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翰林书院荣登“Businessmayor ”媒体

2022-06-23

dine like chinese royalty in this renovated traditional beijing hutong by LDH design


mansion feast restaurant by LDH design

 

Interior design practice LDH Design has completed Mansion Feast, a 1,230 sqm restaurant that specializes in Chinese aristocratic cuisine. Tucked away near a temple in Beijing’s old town, in a hutong in Dongcheng District, the restaurant is set within a renovated, 30-year-old, traditional quadrangular courtyard compound residence known as a siheyuan. Formerly a cultural venue called the Jinyang Hanlin Academy, the compound was transformed into an elegant dining destination that evokes the ceremonial splendor of Chinese imperial residences.

conjoined courtyards and traditional chambers

 

In Mansion Feast by LDH (see more here), the indoor dining rooms are available for private gatherings, while its central courtyard is open to the public for afternoon tea and dinner. The courtyards can also accommodate musical performances, cocktail parties, exhibitions, press conferences, or other events.

As is typical of siheyuans, the compound features three conjoined courtyards surrounded by a series of chambers with traditional, grey, pitch-tiled roofs. These chambers are connected by a corridor running through the middle of the compound. From the entrance, one passes through an archway then a corridor into the first courtyard where marble paving stones set amidst landscaped waterways lead to an open kitchen that’s semi-concealed by a bamboo ‘forest’. To the right of the entrance, is a terrace that functions as a viewing platform where guests can look down at the courtyards, the Beijing Imperial Academy, and the hutong beyond the compound’s walls. LDH installed mirror panels on the wall of the staircase landing on the terrace level, so a reflection of Beijing’s old town and the golden roof of the Beijing Imperial Academy can be seen before guests step onto the terrace.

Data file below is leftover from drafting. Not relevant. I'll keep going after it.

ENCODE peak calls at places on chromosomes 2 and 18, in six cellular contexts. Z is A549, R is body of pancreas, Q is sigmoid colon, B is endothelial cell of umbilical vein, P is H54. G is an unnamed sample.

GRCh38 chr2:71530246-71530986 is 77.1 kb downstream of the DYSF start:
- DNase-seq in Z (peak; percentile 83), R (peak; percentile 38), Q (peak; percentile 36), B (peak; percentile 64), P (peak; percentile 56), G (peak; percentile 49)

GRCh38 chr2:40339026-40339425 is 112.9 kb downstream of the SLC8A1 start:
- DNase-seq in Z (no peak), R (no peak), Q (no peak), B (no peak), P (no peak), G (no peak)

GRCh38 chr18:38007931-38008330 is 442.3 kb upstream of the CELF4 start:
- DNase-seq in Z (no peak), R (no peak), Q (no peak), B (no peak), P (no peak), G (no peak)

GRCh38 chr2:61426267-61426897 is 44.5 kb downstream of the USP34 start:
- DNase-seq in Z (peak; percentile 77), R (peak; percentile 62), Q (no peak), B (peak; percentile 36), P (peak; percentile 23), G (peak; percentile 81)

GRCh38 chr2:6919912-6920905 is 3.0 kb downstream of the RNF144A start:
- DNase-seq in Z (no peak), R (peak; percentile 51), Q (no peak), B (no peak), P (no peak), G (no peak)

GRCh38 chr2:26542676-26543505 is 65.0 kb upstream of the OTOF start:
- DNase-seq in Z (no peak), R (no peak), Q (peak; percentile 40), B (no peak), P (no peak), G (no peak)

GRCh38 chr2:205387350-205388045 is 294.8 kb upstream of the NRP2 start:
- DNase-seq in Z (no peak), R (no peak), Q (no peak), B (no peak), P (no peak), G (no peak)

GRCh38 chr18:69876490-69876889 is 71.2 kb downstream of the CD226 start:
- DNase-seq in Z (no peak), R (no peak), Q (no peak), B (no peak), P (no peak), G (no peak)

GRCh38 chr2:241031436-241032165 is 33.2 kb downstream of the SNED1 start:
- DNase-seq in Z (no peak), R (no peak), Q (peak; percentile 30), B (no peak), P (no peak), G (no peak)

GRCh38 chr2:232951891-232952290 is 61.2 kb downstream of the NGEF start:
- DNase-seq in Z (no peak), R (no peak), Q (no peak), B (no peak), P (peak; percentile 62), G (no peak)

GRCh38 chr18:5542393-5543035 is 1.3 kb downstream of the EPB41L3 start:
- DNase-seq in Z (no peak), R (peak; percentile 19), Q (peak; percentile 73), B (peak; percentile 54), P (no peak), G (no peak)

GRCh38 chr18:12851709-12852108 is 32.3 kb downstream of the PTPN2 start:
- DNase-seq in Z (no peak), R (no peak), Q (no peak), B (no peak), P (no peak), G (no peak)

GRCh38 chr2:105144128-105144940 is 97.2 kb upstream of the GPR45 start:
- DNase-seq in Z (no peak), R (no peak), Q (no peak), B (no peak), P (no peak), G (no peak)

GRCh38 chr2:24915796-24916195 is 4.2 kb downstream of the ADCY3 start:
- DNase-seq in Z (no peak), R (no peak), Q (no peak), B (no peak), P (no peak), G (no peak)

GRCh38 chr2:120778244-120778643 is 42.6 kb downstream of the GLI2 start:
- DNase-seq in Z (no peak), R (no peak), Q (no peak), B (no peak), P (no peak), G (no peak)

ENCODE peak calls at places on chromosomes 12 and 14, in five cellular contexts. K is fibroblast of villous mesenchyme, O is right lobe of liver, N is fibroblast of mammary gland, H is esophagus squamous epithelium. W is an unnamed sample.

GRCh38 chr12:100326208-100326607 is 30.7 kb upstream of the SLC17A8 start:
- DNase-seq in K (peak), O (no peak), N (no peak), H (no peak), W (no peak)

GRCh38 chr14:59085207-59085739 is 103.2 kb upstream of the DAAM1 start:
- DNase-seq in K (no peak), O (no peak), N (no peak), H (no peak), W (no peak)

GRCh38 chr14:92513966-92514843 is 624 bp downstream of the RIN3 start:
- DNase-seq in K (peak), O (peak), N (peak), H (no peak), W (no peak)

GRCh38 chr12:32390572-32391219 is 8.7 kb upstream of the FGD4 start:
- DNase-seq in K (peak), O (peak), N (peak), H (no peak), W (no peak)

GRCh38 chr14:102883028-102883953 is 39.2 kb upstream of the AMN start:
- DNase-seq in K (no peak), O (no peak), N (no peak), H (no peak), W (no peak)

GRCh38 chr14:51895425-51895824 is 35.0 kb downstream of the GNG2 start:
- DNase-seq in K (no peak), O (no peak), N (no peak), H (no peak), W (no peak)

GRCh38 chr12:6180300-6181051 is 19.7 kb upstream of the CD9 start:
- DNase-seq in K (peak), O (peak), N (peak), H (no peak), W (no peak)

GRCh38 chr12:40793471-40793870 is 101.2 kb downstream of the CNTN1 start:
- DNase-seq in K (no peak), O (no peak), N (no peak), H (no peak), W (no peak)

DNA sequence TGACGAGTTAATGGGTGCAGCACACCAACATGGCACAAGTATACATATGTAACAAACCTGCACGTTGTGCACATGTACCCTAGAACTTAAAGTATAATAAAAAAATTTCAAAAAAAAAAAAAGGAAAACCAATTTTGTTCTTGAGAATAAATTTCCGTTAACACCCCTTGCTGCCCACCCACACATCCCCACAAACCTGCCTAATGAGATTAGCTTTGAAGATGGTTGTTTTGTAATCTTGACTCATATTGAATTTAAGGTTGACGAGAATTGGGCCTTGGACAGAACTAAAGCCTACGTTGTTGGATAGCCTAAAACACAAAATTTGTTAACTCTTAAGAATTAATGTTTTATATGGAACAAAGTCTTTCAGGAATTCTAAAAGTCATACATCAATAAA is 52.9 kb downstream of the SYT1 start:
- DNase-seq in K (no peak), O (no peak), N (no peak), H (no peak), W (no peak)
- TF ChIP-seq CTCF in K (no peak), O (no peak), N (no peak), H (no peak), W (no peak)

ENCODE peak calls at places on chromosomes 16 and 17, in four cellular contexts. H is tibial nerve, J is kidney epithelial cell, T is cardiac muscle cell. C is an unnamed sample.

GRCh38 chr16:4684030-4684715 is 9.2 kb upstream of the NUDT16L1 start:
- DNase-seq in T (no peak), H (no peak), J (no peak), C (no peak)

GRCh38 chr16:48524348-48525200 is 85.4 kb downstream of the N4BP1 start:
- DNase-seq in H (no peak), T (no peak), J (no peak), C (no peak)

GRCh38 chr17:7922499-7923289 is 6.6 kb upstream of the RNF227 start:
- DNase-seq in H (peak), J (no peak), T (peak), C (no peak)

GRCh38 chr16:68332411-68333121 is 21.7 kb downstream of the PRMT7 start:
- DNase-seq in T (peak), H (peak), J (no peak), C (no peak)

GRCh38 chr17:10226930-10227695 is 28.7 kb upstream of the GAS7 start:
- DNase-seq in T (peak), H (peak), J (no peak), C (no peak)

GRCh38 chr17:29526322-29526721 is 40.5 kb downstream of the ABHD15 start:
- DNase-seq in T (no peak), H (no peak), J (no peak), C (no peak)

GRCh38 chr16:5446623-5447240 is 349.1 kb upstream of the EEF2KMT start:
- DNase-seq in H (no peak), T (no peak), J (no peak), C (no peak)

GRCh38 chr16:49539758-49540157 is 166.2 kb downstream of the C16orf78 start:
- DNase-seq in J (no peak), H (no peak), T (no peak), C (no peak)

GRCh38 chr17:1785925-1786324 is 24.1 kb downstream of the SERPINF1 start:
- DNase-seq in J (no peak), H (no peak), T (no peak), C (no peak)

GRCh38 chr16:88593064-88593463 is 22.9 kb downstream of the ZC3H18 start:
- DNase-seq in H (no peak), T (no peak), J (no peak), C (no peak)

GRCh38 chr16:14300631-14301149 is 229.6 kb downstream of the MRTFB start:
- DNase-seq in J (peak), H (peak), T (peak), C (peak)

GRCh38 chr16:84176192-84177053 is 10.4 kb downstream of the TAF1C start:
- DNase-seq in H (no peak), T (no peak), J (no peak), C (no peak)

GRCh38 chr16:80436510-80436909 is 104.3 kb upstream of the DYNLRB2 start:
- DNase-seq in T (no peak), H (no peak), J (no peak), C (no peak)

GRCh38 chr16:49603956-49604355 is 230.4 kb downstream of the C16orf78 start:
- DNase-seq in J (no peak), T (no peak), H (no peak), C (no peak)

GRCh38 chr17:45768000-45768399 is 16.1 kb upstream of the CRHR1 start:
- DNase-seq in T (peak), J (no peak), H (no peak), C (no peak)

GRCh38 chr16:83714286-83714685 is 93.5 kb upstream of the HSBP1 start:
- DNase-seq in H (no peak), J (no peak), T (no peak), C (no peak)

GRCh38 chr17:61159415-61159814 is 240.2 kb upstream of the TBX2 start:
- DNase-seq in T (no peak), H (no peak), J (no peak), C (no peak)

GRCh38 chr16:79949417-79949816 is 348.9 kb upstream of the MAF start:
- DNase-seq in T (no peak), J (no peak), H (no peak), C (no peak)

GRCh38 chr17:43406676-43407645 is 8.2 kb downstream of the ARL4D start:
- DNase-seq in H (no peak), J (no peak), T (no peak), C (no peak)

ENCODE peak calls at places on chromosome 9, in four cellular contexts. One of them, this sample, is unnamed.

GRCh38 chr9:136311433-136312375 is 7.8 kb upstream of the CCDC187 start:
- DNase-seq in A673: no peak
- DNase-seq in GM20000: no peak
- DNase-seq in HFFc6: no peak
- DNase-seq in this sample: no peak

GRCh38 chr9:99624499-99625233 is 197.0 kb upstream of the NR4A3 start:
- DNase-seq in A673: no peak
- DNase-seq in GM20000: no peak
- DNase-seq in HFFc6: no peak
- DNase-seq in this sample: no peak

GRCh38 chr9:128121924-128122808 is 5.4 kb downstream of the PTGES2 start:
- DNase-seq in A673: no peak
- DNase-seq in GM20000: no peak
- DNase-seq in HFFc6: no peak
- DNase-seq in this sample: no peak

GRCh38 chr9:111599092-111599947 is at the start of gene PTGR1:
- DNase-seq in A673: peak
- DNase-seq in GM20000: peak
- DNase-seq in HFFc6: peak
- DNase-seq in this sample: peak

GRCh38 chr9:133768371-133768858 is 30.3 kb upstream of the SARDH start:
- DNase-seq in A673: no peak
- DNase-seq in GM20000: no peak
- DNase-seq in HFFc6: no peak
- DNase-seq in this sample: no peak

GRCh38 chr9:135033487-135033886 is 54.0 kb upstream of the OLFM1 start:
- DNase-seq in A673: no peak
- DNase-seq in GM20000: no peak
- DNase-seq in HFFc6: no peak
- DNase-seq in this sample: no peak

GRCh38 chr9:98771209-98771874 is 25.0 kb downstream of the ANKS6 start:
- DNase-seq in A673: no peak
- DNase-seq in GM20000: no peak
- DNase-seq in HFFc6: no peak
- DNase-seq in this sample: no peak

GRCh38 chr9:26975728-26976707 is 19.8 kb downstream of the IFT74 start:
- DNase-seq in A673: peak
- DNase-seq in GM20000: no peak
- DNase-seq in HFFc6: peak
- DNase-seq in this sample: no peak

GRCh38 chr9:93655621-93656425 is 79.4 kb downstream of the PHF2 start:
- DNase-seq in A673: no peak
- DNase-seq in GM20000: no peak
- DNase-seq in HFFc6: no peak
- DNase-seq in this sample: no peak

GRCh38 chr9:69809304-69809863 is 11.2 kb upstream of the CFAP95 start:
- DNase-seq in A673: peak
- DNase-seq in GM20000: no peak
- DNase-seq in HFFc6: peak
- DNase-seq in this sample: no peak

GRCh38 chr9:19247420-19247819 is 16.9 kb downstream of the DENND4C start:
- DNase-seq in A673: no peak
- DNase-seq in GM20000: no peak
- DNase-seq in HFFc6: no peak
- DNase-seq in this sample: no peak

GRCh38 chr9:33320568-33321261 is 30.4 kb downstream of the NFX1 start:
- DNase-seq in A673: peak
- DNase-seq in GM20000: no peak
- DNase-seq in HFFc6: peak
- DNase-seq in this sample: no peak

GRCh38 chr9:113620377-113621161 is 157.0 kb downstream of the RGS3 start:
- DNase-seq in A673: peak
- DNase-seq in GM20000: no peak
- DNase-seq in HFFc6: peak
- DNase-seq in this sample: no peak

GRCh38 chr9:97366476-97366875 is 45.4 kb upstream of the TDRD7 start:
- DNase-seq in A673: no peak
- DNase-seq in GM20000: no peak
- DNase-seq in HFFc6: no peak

decorated in gold lacquer

 

From the first courtyard, guests proceed through a door adorned with flowers, along a winding corridor, towards the central courtyard. Beyond the central courtyard is the third courtyard which is connected to a semi-open banquet hall. The ceiling and upper walls of this hall are decorated in gold lacquer, which together with the grey walls and crimson door posts, create an elegant, contemporary atmosphere. ‘On a sunny day, this gilded hall changes with the light and shadow, as if it were breathing,’ lead designer Liu Daohua shares.

 

On one side of this banquet hall is a leisure area where guests can relax and chat before or after meals, and on the other side are wine cellars and cigar lounges. Flanking the principal yard on the east and west are wings that contain private dining rooms – each with its own small garden that looks out to the bamboo ‘forest’.

Maintaining the architectural integrity of the siheyuan was LDH’s priority, so they removed the dilapidated walls and floors of the original building, but retained the compound’s original structure and layout, along with its existing wells, courtyards, and structural beams. “We kept the original, colored drawings on the facade too, and integrated them with the surrounding environment. To modernize the space, we installed glass curtain walls along the north and south walls of the main hall. This enhanced the visual connectively of the interior program to the courtyards,” says Liu.

The Mansion Feast project exemplifies LDH Design’s philosophy of being respectful of the relationship between design and nature, architecture and history, and context and culture. “Mansion Feasts is an open platform, which provides a space for everyone. What we’ve designed is a modern restaurant and event venue that celebrates the ancient imperial history of Beijing in an unforgettable way,” says Liu.

原文链接:https://www.businessmayor.com/dine-like-chinese-royalty-in-this-renovated-traditional-beijing-hutong-by-ldh-design/

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